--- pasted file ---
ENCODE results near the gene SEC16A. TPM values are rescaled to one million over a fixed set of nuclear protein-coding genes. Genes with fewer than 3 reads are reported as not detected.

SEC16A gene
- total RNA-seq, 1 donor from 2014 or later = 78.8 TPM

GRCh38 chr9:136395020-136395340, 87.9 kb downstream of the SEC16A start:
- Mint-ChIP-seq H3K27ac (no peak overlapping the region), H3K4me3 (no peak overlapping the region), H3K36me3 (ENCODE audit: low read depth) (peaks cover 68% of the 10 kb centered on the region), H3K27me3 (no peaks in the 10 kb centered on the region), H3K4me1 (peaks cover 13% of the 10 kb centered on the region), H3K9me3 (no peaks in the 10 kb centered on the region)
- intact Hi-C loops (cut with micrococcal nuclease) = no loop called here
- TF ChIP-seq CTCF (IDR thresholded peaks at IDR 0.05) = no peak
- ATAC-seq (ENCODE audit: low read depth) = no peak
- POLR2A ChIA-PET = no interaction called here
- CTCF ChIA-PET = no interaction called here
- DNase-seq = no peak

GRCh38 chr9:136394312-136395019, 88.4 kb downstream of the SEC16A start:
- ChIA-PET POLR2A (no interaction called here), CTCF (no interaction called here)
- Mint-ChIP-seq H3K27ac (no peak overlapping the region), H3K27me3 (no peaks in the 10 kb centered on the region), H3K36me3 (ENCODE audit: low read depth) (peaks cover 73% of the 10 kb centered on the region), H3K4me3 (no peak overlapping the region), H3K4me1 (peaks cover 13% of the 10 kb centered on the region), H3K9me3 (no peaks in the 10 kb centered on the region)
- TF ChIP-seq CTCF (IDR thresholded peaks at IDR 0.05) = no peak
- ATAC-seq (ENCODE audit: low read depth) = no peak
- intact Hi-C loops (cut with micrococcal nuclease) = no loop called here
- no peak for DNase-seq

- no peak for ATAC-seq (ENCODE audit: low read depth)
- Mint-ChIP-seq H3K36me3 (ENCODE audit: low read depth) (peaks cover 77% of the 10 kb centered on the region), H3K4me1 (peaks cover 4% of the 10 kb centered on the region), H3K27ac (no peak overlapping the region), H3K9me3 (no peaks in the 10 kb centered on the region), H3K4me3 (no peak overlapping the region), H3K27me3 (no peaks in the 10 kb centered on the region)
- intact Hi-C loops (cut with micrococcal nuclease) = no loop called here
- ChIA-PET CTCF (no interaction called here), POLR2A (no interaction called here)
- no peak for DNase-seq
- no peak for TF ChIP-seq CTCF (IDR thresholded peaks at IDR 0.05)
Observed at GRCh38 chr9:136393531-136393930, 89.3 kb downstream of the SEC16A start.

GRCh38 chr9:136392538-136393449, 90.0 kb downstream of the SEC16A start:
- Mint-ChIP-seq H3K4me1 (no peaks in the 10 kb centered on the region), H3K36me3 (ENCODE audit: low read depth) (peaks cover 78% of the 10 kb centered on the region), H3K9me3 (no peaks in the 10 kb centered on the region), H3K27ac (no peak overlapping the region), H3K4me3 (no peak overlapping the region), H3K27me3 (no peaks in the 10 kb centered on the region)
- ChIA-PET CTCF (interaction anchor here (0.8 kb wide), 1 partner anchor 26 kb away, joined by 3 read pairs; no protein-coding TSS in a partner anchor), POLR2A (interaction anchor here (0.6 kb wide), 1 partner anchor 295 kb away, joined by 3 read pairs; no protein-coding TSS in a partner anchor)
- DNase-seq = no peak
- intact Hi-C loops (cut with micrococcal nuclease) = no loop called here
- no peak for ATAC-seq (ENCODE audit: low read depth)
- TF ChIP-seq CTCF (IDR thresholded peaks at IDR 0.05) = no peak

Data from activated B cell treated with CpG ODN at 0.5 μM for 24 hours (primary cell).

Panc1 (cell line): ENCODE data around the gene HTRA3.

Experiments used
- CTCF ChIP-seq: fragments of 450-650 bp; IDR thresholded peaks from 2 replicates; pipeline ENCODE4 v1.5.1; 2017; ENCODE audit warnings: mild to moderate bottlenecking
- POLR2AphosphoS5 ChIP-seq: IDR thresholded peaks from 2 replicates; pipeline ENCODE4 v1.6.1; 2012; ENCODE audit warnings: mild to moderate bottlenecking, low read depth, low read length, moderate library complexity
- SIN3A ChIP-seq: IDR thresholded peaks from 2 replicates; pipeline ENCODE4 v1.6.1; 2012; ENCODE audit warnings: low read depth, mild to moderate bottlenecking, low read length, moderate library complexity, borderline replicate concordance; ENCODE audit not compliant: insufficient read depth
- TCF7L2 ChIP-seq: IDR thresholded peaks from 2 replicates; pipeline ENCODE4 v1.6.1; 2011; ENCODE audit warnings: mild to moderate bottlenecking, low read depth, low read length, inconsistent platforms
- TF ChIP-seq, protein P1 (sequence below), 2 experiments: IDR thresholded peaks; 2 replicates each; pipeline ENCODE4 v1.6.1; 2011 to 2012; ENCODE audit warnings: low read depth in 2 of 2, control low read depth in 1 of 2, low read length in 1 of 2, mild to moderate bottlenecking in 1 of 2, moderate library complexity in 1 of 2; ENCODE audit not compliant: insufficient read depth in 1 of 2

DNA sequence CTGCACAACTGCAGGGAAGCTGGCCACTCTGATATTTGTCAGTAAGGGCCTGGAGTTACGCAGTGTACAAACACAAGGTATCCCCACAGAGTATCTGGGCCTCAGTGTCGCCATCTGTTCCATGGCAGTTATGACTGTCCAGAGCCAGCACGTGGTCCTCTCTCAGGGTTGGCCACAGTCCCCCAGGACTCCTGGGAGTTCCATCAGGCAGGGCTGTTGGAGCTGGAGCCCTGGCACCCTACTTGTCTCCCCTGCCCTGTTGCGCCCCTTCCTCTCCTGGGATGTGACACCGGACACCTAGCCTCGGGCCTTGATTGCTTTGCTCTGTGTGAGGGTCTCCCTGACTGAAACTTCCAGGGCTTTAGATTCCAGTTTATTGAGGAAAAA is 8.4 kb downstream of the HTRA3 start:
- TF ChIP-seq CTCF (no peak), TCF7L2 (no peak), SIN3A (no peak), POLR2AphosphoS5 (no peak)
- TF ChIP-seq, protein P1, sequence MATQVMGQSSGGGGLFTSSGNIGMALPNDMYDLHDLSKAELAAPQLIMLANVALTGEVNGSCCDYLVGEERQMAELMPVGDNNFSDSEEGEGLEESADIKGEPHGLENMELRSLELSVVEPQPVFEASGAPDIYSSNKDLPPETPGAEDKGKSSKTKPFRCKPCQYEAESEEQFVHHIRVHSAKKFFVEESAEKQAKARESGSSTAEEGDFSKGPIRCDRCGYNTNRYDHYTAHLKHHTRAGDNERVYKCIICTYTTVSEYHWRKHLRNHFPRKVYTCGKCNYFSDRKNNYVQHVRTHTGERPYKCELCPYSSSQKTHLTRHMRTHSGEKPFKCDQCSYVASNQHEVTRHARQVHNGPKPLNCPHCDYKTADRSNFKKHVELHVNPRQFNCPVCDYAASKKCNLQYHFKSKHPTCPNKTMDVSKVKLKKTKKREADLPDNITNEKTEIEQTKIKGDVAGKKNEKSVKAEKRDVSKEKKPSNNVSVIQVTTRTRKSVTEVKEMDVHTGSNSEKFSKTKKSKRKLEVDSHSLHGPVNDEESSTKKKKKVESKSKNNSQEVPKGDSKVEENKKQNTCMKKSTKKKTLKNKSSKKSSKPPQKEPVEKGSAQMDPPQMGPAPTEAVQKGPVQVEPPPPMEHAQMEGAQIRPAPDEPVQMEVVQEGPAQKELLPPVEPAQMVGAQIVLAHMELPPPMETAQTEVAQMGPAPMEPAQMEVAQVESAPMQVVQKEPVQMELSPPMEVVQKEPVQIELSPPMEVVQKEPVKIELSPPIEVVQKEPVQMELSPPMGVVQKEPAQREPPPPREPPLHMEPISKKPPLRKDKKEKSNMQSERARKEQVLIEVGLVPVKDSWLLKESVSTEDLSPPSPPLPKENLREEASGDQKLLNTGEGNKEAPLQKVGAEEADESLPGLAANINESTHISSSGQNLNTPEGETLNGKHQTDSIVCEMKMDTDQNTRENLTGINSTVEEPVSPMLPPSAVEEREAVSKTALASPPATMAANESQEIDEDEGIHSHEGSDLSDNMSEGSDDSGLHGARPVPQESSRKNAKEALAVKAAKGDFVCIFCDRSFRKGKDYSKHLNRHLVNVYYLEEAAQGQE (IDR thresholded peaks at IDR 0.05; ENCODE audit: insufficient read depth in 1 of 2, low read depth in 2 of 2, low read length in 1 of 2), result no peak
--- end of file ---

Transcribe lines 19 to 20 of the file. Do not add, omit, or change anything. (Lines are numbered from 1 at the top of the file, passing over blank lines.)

- no peak for ATAC-seq (ENCODE audit: low read depth)
- Mint-ChIP-seq H3K36me3 (ENCODE audit: low read depth) (peaks cover 77% of the 10 kb centered on the region), H3K4me1 (peaks cover 4% of the 10 kb centered on the region), H3K27ac (no peak overlapping the region), H3K9me3 (no peaks in the 10 kb centered on the region), H3K4me3 (no peak overlapping the region), H3K27me3 (no peaks in the 10 kb centered on the region)